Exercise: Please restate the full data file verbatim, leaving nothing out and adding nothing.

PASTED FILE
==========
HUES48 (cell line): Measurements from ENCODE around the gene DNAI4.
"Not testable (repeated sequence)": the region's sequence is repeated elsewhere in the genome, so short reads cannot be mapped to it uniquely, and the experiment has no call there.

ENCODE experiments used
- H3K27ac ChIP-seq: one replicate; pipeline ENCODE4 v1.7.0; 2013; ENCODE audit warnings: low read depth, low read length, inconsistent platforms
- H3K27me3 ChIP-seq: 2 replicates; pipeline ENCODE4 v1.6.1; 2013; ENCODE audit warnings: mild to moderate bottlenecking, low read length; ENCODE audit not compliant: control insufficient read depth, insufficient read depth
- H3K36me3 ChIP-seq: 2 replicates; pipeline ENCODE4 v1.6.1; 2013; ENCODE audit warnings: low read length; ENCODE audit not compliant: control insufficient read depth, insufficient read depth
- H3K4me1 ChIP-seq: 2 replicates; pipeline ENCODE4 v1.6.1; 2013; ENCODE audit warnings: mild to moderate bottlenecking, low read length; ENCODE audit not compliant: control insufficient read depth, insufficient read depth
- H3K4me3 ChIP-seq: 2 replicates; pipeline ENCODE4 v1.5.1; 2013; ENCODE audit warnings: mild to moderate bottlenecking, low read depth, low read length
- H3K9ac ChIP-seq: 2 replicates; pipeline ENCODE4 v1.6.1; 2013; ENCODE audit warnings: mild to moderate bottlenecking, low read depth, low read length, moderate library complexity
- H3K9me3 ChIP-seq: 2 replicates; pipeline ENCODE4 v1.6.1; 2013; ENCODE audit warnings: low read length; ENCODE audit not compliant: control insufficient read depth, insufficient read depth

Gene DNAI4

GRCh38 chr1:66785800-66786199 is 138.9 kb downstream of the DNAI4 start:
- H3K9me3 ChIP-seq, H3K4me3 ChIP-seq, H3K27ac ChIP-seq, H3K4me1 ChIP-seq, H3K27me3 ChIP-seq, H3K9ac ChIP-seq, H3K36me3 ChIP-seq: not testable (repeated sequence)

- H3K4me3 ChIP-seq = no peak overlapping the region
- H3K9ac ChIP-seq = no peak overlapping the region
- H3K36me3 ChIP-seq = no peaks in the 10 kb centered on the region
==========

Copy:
HUES48 (cell line): Measurements from ENCODE around the gene DNAI4.
"Not testable (repeated sequence)": the region's sequence is repeated elsewhere in the genome, so short reads cannot be mapped to it uniquely, and the experiment has no call there.

ENCODE experiments used
- H3K27ac ChIP-seq: one replicate; pipeline ENCODE4 v1.7.0; 2013; ENCODE audit warnings: low read depth, low read length, inconsistent platforms
- H3K27me3 ChIP-seq: 2 replicates; pipeline ENCODE4 v1.6.1; 2013; ENCODE audit warnings: mild to moderate bottlenecking, low read length; ENCODE audit not compliant: control insufficient read depth, insufficient read depth
- H3K36me3 ChIP-seq: 2 replicates; pipeline ENCODE4 v1.6.1; 2013; ENCODE audit warnings: low read length; ENCODE audit not compliant: control insufficient read depth, insufficient read depth
- H3K4me1 ChIP-seq: 2 replicates; pipeline ENCODE4 v1.6.1; 2013; ENCODE audit warnings: mild to moderate bottlenecking, low read length; ENCODE audit not compliant: control insufficient read depth, insufficient read depth
- H3K4me3 ChIP-seq: 2 replicates; pipeline ENCODE4 v1.5.1; 2013; ENCODE audit warnings: mild to moderate bottlenecking, low read depth, low read length
- H3K9ac ChIP-seq: 2 replicates; pipeline ENCODE4 v1.6.1; 2013; ENCODE audit warnings: mild to moderate bottlenecking, low read depth, low read length, moderate library complexity
- H3K9me3 ChIP-seq: 2 replicates; pipeline ENCODE4 v1.6.1; 2013; ENCODE audit warnings: low read length; ENCODE audit not compliant: control insufficient read depth, insufficient read depth

Gene DNAI4

GRCh38 chr1:66785800-66786199 is 138.9 kb downstream of the DNAI4 start:
- H3K9me3 ChIP-seq, H3K4me3 ChIP-seq, H3K27ac ChIP-seq, H3K4me1 ChIP-seq, H3K27me3 ChIP-seq, H3K9ac ChIP-seq, H3K36me3 ChIP-seq: not testable (repeated sequence)

- H3K4me3 ChIP-seq = no peak overlapping the region
- H3K9ac ChIP-seq = no peak overlapping the region
- H3K36me3 ChIP-seq = no peaks in the 10 kb centered on the region